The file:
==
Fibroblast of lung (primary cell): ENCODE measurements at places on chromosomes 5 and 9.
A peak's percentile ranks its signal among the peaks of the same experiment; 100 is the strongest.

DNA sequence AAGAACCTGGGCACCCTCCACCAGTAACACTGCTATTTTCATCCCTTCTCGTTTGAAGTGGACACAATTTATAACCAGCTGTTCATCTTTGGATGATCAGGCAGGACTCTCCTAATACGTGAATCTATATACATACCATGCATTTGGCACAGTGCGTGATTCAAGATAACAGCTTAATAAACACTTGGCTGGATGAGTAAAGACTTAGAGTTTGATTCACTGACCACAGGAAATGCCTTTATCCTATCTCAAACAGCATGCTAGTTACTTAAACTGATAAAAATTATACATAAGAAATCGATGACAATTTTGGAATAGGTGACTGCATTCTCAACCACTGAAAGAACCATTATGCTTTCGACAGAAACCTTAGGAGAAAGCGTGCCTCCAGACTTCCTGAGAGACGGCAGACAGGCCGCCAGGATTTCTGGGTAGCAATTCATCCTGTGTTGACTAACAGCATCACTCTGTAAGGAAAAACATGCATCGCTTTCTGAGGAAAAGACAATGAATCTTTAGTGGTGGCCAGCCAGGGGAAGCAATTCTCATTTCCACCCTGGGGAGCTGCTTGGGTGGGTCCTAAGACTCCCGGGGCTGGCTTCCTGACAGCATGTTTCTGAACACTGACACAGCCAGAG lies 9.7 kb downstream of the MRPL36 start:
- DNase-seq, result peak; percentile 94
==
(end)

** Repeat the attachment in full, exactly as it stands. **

Fibroblast of lung (primary cell): ENCODE measurements at places on chromosomes 5 and 9.
A peak's percentile ranks its signal among the peaks of the same experiment; 100 is the strongest.

DNA sequence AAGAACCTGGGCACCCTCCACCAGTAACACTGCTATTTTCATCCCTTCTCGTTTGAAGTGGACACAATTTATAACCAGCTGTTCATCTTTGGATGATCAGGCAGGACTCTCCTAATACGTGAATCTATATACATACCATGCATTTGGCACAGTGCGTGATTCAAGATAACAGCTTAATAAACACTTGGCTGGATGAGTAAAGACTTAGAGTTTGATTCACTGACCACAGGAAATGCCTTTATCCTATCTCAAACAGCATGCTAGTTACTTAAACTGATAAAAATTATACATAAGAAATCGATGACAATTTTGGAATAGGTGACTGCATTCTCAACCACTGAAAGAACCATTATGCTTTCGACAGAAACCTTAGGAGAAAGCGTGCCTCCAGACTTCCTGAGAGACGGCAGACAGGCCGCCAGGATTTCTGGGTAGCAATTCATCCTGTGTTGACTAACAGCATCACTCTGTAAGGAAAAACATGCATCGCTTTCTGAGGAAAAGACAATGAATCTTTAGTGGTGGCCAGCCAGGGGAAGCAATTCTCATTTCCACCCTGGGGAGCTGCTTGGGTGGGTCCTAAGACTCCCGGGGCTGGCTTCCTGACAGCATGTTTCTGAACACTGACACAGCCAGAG lies 9.7 kb downstream of the MRPL36 start:
- DNase-seq, result peak; percentile 94